board, commonly known as drywall, is normally used in buildings.
It not only gives a nice finish, but is also a fire barrier. In
case of fire, it would provide time for people to escape and for
fire fighter to put out the fire. Unfortunately, it has been used
by prescription, not by calculation, due to lack of knowledge
about the engineering mechanical properties of drywall. As a result,
no one is sure that drywall is used in the right amount. This
research involves studying the properties of drywall in high temperatures
in order to perdict the failure of drywall.
The goal of this research is to predict when and where the first
crack of drywall is going to occur in standard fire test, E119.
The first crack is important because other researchs have indicated
that wood structures collapse shortly after drywall fell off from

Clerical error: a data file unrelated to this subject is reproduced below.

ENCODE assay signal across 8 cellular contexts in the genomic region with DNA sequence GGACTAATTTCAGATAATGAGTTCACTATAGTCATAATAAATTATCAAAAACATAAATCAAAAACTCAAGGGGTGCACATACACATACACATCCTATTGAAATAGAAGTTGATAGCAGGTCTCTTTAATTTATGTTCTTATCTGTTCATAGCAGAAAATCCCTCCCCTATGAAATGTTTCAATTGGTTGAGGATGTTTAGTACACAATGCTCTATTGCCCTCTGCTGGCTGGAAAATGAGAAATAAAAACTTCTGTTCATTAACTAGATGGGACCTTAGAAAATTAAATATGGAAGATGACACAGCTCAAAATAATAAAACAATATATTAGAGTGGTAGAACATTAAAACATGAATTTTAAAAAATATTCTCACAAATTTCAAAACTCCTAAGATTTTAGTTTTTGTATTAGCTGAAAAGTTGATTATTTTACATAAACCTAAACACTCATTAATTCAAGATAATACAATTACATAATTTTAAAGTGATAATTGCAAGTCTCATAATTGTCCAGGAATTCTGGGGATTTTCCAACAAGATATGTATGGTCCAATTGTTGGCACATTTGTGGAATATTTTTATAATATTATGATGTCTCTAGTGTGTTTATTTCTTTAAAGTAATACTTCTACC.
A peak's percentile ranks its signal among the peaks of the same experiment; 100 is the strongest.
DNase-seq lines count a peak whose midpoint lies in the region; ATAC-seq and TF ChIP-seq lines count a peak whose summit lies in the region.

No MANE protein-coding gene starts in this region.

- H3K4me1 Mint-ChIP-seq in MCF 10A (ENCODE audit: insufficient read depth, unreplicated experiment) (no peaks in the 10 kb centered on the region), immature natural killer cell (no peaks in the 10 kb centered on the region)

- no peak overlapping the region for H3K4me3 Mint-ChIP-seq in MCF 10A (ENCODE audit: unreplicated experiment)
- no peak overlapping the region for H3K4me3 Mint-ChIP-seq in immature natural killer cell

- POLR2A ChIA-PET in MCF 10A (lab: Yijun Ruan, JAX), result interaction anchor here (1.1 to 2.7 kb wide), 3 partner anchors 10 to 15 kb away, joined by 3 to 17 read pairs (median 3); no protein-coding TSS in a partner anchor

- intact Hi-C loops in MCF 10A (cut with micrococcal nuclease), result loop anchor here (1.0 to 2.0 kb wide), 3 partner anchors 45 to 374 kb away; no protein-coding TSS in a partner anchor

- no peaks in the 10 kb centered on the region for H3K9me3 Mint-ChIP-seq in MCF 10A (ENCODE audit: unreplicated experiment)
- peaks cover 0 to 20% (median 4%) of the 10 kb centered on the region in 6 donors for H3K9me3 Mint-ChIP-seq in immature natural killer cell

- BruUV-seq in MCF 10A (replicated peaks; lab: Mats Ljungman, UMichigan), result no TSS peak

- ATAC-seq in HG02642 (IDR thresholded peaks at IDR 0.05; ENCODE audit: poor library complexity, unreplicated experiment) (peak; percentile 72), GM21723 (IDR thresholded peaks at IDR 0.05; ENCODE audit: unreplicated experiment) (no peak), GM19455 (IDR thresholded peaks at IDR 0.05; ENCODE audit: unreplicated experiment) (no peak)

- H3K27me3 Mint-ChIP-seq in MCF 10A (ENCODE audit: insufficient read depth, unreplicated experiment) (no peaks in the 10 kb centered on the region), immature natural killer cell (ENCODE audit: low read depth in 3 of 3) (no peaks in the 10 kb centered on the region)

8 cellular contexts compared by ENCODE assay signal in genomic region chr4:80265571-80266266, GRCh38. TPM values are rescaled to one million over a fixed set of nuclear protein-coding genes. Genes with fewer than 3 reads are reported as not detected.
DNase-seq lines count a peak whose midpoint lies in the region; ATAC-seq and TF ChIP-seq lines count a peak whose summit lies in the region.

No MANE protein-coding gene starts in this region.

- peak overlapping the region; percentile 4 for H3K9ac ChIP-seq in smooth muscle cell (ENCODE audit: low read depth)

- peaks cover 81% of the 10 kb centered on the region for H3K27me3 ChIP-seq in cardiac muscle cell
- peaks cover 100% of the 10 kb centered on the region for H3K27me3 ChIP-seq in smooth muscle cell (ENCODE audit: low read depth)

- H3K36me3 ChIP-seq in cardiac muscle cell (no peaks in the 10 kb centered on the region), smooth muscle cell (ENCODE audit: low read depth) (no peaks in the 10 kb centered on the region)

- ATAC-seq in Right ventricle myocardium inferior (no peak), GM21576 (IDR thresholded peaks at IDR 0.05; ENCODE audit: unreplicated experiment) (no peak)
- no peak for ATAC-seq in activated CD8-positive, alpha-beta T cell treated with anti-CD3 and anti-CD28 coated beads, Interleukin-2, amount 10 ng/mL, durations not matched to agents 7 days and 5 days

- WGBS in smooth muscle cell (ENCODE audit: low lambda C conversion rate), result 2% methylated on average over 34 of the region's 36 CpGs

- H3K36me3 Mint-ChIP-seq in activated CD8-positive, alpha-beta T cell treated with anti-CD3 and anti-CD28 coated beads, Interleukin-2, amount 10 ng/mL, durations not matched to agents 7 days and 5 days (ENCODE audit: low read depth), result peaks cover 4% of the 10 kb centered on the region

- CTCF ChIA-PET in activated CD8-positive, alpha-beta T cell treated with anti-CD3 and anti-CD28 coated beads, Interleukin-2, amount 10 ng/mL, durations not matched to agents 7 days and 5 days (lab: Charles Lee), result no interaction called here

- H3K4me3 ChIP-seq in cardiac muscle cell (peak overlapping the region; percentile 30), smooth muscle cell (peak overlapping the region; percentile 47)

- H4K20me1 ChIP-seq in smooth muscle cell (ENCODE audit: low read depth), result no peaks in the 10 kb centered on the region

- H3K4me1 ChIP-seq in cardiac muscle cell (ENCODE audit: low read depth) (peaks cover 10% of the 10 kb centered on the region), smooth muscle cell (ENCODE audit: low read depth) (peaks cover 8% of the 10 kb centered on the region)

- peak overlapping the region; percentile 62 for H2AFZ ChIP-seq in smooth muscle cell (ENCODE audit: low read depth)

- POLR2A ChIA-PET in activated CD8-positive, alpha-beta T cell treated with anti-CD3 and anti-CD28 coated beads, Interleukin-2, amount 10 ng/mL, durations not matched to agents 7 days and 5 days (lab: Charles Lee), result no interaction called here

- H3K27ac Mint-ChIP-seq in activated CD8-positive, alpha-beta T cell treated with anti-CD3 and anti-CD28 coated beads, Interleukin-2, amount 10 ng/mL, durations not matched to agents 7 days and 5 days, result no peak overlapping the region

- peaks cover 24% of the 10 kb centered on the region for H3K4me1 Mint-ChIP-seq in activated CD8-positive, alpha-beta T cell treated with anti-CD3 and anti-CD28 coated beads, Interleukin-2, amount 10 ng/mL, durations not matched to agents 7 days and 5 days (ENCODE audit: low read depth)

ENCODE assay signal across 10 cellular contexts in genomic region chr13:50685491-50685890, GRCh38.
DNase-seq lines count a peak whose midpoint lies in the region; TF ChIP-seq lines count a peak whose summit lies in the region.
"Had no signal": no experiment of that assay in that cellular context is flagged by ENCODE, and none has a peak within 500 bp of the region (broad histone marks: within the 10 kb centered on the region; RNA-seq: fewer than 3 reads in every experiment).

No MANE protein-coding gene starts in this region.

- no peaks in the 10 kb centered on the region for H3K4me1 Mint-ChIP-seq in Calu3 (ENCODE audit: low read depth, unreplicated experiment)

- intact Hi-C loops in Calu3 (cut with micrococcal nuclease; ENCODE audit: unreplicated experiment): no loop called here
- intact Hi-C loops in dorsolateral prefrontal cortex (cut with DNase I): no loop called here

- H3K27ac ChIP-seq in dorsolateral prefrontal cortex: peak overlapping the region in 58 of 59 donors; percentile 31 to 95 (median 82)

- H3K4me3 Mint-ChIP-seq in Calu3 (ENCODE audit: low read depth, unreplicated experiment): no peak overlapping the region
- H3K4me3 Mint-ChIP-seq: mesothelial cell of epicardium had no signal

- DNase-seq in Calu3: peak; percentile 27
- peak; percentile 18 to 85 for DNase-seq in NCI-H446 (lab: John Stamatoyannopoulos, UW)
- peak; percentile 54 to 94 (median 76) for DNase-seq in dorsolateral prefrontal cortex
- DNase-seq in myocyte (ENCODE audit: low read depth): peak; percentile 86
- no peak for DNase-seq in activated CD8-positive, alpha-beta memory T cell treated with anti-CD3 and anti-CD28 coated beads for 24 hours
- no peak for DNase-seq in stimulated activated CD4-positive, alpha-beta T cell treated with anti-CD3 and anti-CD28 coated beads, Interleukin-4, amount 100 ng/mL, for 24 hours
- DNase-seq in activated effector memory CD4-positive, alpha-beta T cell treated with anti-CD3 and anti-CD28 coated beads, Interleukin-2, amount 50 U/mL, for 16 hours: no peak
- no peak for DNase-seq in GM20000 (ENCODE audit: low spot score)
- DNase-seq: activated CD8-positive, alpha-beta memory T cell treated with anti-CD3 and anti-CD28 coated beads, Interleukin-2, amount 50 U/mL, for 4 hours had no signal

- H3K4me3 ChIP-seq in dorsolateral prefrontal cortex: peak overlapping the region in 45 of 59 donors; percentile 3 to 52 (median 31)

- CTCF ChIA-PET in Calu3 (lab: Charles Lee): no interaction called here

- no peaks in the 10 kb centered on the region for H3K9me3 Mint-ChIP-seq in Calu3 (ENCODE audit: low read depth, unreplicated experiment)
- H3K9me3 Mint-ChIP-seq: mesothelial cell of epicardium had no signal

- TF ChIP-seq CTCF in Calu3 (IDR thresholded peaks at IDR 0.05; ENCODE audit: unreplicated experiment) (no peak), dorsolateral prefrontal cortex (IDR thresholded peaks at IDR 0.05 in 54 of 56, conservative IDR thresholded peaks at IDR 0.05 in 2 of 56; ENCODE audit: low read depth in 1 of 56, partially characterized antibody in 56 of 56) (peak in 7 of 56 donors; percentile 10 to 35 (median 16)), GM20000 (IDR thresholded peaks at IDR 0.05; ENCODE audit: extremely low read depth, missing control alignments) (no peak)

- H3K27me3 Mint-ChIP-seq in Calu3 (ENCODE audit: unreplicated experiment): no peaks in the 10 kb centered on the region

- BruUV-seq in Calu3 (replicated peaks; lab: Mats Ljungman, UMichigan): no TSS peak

wood. If the failing time of gypsum could be precisely calculated,
we could increase safety and use drywall more effectively. There
are two main parts in this research: small scale testing and medium
scale testing. In the small scale testing, drywall was cut in
to small specimens such as 2"x3" and 2"x7 ½",
and tested in a small oven that can heat up to 400°C. The
properties of drywall at high temperatures will be used in calculations
to predict failure and the results will be compared to results
from the medium scale tests. In the medium scale tests, the specimen
is about 4' by 6', which is made from three pieces of 2x4 lumber
attached to 5/8" drywall with gypsum screws. It was burned
in a big oven with the standard fire that goes up to about 800°C.
The first crack was observed at about 20 minutes, and shortly
after, the oven had to be shut off because fire had engulfed the
calculation of drywall instead of prescription would provide more
fire safety and use material more efficiently. Drywall properties
at high temperatures needed for calculations were obtained in
the small scale testing. The medium scale testing was performed
in order to compare with the results from the calculations.